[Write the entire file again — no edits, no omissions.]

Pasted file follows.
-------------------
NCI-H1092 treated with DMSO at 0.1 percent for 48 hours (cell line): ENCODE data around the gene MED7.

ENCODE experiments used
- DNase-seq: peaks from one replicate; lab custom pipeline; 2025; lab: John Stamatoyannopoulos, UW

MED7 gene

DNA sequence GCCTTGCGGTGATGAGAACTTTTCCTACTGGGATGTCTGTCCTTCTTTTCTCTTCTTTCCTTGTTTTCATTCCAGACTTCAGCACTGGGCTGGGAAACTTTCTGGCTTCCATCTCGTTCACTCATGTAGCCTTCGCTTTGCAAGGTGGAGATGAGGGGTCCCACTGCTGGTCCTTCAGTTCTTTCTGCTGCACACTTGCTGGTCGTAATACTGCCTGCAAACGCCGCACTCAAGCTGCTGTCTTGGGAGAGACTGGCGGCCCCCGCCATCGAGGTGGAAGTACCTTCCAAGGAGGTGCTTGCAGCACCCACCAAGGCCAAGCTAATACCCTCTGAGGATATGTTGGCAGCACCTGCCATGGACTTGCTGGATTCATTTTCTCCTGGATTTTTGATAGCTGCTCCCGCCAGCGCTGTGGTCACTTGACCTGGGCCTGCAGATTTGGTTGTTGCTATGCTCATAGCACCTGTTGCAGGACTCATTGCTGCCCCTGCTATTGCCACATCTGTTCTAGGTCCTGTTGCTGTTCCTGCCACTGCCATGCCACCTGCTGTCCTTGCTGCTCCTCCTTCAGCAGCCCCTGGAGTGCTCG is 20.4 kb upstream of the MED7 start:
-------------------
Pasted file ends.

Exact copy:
NCI-H1092 treated with DMSO at 0.1 percent for 48 hours (cell line): ENCODE data around the gene MED7.

ENCODE experiments used
- DNase-seq: peaks from one replicate; lab custom pipeline; 2025; lab: John Stamatoyannopoulos, UW

MED7 gene

DNA sequence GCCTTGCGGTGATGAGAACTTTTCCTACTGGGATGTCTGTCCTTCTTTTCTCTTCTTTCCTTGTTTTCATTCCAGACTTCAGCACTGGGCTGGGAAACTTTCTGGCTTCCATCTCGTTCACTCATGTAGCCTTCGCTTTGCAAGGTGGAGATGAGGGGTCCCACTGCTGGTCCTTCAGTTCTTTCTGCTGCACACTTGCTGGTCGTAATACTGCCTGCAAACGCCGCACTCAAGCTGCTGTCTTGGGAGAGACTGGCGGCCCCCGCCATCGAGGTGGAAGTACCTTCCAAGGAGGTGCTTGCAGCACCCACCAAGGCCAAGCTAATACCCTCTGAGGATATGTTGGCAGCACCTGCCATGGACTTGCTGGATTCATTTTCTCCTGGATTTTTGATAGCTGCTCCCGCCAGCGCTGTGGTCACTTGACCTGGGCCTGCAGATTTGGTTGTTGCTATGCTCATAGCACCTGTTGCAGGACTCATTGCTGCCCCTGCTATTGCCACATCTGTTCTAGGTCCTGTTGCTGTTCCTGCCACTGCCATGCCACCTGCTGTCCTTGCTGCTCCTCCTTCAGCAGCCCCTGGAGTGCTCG is 20.4 kb upstream of the MED7 start: